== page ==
Yemen’s opposition rejected Sunday the president's exit plan proposed by government and international organizations on Saturday. Thousands of protesters in the Arabian country’s capital are demanding that Ali Abdullah Saleh step down immediately. The people fear the handover plan drawn up by the Gulf Co-operation Council may just be a maneuver for Saleh to keep power, sharing it with opposition powers. Yemen’s president agreed Saturday to the plan, which implies he is to submit his resignation to parliament within 30 days, with a presidential vote to be held within two months. Mass street protests in Yemen have been going on since January, with about 130 people killed in clashes between the opposition and loyalists.


Hundreds demand full halt to Japan’s nuke program

Several hundred people have marched through the center of Tokyo in another wave of protests against nuclear power generation. Most of the protesters demanded a full switch to clean, natural energy sources. Demonstrations against nuclear power have become regular in the last several weeks after a tsunami heavily damaged the Fukushima power plant, which led to a major radiation leak. They are also calling for the dissolution of TEPCO, the operator of the crippled Fukushima-1 nuke plant. Since 1973, nuclear energy has been a national strategic priority in Japan, as the nation is heavily dependent on imported fuel, with imports accounting for 61 per cent of energy production. A survey conducted by the International Atomic Energy Agency in 2005 demonstrated 61 per cent of Japanese support the current nuclear program, while only 15 per cent feel nuclear power is too dangerous and that all the plants in Japan should be shut down.


Russian anti-virus software mogul son’s kidnappers caught

The suspects who allegedly kidnapped the son of the Russian famous anti-virus software system developer, Evgeny Kaspersky, have been detained by police on Sunday. The five detainees include the possible organizer of the kidnapping. Their names are not being released for the sake of investigation. Ivan Kaspersky, a 20-year-old student at Moscow State University, allegedly went missing on Tuesday. On Thursday it was reported that he had been kidnapped, and that the criminals had demanded 3 million euros for his release. The ransom was reportedly paid, though no official comments were given by the Kaspersky company.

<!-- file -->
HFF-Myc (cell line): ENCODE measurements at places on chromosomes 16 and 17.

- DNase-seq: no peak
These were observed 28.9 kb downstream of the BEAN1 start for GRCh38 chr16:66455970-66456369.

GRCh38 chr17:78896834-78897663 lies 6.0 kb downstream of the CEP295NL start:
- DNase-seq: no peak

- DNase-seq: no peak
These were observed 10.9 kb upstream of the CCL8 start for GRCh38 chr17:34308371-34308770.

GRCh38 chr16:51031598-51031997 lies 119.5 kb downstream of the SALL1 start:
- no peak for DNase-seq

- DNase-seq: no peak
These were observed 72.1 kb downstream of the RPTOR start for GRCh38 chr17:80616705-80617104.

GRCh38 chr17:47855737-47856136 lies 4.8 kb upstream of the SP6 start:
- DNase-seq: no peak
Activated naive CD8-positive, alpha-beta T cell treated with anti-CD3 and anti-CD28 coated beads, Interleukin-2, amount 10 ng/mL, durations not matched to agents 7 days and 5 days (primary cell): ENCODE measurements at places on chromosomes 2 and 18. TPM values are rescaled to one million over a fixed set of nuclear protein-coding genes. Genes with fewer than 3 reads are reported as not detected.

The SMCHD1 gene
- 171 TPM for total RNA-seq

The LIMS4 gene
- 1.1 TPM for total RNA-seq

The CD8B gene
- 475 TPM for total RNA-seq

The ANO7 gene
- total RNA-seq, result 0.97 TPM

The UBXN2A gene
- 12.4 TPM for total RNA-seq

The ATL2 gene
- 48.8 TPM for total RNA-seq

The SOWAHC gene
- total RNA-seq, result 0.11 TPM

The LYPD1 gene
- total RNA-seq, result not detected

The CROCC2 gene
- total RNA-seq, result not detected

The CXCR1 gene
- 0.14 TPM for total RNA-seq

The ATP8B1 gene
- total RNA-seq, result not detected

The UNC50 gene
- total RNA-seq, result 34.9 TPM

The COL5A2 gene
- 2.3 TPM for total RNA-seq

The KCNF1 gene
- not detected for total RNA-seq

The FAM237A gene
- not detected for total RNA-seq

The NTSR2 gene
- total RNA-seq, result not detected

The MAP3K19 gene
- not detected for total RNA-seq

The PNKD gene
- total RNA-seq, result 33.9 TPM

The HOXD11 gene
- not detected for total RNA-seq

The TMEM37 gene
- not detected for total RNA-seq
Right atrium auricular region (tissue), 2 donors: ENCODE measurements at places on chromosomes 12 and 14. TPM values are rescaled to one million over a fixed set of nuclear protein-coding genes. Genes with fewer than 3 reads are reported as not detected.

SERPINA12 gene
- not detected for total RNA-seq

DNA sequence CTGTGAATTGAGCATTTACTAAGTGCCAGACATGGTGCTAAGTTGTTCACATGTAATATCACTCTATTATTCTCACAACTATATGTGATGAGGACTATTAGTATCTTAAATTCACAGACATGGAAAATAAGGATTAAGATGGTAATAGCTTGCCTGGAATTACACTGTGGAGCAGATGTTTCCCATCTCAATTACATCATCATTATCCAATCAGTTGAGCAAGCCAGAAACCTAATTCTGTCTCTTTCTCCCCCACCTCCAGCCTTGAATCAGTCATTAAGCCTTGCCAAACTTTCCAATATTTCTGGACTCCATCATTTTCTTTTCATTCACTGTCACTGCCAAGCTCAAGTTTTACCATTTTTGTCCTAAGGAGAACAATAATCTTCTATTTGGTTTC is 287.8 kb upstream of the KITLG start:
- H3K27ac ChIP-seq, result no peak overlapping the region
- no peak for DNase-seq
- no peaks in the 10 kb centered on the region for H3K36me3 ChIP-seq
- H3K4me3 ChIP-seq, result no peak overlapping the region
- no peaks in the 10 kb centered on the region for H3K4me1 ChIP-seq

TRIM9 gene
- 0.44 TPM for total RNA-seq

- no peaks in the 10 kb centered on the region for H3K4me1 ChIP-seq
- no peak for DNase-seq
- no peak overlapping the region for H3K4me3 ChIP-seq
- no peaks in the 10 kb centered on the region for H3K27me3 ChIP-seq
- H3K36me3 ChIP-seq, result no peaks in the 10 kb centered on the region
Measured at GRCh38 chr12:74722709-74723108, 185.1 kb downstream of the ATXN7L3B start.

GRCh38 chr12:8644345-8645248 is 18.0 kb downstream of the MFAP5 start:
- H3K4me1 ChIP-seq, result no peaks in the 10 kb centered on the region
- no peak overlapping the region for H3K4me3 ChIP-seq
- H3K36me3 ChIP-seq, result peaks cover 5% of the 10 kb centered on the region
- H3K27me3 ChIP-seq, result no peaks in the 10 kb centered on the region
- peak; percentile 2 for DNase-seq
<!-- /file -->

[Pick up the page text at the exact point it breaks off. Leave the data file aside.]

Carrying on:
Cambodia accuses Thailand of chemical weapon usage, Thai army denies

­Despite accusations from the Cambodian side, Thailand has denied its troops used toxic weaponry in the recent deadly clashes over the disputed border area hosting a famous Hindu holy place, Bloomberg reports Sunday. Heavy guns and mortars were allegedly used in the battles, and thousands of civilians had to flee their homes. Cambodia also accuses Thai commanders of involving aviation and cassette bombs. Bangkok has officially denied all the accusations, saying there are no grounds for such accusations. The death toll of the latest clashes has reached ten. Earlier, UN Secretary-General Ban Ki-moon officially called for immediate ceasefire in the conflict.


Massive wildfires engulf 4,500 hectares in Siberia

Wildfires in Russia’s Siberia are becoming more and more intense, with more than 4.500 hectares already in flames and 62 fires spotted in the area, according to reports Sunday. The main cause of the fires has been labeled by the Emergencies Ministry as the “actions of the residents,” who usually burn dry grass in spring, causing major blazes. Thousands of firefighters are involved in the localization operations, and special units are being used. The fourth level of fire hazard has been declared in several districts.


Fifty-five rebels killed in clashes in South Sudan

At least 55 rebels have been killed and many others wounded in the recent clashes in the world’s newest independent state – South Sudan, Agence France-Presse reports Sunday. Ahead of independence in July, South Sudan struggles to maintain security to avoid becoming a failed state and destabilize much of the region. The rebels accuse the southern government of corruption and nepotism, while neglecting development. More than 800 people have been killed this year in the clashes and traditional tribal conflicts. The south voted to separate from the north and form a new African nation in a January referendum that was promised to them as part of a 2005 peace deal ending decades of civil war in Sudan that claimed at least two million lives.


Over a million Muscovites take part in “neighborhood clean-up”

The traditional clean-up based on volunteer work has been carried out this weekend, with around 1.3 million Moscow citizens participating in it on Saturday alone. “Subbotnik”, or Saturday volunteer clean-up, is a Russian tradition that goes back to Soviet times and helps community service workers deal with the snow-melting season issues and clean the streets from litter and dust quickly. This year the Subbotnik was postponed because of the late spring. City authorities hope some 3,000 trees and 20,000 bushes will be planted after the two days of activity.


Sixty thousand in Siberian blackout

Forty-eight communities, including around 60,000 residents, have had their power supplies cut off in the extreme southern part of Russian Siberia on Sunday due to stormy winds, regional Emergencies Ministry office reports. A transmitter on the line was damaged, the rescuers say, which led to massive power cuts. Three brigades are deployed to restore the power supplies. The republic of Tyva, where the blackout happened, is situated in the far south of Siberia. Its capital city of Kyzyl is located near the geographical center of Asia.


Israeli settlers were attacked by mistake – agency